Evaluation of a co-delivered training package for community mental health professionals on service user- and carer-involved care planning

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Abstract

Accessible summary

What is known on the subject?

What does this paper add to existing knowledge?

What are the implications for practice?

Background:

There is limited evidence for the acceptability of training for mental health professionals on service user- and carer-involved care planning.

Aim:

To investigate the acceptability of a co-delivered, two-day training intervention on service user- and carer-involved care planning.

Methods:

Community mental health professionals were invited to complete the Training Acceptability Rating Scale post-training. Responses to the quantitative items were summarized using descriptive statistics (Miles, 2013), and qualitative responses were coded using content analysis (Weber, 1990).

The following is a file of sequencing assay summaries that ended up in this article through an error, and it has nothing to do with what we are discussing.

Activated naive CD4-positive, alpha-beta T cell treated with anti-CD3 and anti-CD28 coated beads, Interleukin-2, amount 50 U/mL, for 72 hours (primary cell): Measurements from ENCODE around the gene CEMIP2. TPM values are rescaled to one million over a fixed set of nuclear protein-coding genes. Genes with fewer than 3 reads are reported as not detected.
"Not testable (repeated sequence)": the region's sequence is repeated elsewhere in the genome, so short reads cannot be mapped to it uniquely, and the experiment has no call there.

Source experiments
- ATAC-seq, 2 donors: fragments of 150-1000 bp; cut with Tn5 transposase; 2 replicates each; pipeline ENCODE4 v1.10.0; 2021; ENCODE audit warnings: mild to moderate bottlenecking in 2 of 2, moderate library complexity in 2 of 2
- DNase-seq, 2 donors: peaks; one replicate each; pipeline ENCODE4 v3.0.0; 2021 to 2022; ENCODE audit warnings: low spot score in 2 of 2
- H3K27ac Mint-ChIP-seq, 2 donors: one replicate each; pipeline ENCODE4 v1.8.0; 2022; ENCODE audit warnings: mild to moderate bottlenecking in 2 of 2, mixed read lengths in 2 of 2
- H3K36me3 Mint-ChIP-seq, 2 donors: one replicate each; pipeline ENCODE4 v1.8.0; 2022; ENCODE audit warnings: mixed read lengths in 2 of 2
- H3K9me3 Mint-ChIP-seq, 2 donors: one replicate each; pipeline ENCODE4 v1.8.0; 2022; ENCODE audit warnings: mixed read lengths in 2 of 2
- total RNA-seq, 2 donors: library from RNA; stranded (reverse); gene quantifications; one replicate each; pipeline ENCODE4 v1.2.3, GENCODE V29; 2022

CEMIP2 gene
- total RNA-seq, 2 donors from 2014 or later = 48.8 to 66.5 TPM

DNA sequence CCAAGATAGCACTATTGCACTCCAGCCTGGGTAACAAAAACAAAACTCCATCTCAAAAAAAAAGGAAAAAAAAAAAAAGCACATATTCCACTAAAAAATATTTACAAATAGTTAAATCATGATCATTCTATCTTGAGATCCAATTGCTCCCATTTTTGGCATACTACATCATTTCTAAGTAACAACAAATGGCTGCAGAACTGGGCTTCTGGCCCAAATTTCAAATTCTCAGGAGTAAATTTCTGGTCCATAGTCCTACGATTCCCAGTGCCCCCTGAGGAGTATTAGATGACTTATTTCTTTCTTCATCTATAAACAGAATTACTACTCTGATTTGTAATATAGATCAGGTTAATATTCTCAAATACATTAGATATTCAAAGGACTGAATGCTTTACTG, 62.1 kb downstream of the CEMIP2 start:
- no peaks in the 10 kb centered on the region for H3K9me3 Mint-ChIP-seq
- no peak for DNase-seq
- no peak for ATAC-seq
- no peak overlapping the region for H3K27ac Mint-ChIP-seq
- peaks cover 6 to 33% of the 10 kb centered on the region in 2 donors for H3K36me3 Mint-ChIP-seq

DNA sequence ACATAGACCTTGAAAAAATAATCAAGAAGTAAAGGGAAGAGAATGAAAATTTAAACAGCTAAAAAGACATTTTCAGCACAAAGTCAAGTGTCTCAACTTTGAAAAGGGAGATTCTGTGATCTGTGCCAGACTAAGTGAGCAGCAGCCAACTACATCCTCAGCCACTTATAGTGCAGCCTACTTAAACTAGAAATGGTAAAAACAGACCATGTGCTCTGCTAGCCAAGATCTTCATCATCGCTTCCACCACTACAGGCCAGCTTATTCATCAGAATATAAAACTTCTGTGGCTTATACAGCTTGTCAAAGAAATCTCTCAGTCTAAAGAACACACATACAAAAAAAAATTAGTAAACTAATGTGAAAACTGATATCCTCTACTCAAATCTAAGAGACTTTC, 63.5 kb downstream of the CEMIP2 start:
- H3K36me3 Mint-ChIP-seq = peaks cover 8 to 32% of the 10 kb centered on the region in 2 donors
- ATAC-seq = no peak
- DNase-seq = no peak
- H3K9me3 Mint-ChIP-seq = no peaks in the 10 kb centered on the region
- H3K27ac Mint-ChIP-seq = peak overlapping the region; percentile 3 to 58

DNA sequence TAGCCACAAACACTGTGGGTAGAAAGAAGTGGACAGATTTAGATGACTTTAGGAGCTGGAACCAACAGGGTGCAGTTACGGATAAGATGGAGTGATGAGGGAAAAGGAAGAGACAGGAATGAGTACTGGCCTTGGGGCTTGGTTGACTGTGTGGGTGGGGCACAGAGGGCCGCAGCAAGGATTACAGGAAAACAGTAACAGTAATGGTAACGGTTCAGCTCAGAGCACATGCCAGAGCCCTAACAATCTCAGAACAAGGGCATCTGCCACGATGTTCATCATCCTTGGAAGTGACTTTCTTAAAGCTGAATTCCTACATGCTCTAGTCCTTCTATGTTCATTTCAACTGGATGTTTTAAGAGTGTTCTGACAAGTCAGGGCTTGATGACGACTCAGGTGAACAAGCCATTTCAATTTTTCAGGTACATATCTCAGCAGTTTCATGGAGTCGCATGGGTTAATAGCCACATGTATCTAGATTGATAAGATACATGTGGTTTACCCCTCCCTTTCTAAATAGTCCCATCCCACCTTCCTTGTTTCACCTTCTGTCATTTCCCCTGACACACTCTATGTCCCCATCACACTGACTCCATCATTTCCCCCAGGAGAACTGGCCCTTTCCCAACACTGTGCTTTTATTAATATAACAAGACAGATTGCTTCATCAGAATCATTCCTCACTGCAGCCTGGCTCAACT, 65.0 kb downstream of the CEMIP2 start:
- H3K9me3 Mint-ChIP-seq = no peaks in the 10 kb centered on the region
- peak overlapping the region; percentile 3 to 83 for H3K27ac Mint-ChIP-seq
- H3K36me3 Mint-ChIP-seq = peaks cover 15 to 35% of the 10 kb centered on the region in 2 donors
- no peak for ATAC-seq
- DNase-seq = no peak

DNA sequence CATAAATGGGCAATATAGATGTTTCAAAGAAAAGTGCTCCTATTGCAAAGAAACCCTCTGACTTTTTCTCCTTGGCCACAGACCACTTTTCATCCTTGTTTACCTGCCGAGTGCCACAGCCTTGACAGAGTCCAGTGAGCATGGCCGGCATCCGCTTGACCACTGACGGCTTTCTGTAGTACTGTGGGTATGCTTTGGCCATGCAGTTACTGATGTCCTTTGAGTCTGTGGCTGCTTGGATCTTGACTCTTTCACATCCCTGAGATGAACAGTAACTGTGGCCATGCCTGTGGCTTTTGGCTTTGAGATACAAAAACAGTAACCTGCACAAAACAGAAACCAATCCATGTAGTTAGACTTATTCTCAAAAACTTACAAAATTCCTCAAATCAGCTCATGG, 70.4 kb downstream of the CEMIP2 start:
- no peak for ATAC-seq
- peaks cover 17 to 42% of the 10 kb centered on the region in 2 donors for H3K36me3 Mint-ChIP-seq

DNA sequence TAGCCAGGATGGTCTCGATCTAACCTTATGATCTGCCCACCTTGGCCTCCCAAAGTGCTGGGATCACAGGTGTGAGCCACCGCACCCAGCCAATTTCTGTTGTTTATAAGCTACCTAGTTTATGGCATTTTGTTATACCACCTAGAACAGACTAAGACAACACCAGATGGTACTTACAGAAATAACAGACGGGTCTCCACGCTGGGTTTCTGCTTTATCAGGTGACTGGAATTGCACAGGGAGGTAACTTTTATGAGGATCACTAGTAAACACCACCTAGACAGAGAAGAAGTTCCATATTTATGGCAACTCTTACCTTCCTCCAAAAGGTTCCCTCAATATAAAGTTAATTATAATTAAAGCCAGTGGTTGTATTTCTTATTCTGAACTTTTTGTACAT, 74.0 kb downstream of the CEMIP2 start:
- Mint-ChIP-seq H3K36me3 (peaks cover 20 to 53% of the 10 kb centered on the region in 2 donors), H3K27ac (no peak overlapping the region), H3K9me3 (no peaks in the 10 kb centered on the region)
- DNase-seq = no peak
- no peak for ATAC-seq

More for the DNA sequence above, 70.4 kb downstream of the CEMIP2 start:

Results:

Of 350 trainees, 310 completed the questionnaire. The trainees rated the training favourably (median overall TARS scores = 56/63; median ‘acceptability’ score = 34/36; median ‘perceived impact’ score = 22/27). There were six qualitative themes: the value of the co-production model; time to reflect on practice; delivery preferences; comprehensiveness of content; need to consider organizational context; and emotional response.

Discussion:

The training was found to be acceptable and comprehensive with participants valuing the co-production model. Individual differences were apparent in terms of delivery preferences and emotional reactions. There may be a need to further address the organizational context of care planning in future training.

Implications for practice:

Mental health nurses should use co-production models of continuing professional development training that involve service users and carers as co-facilitators.

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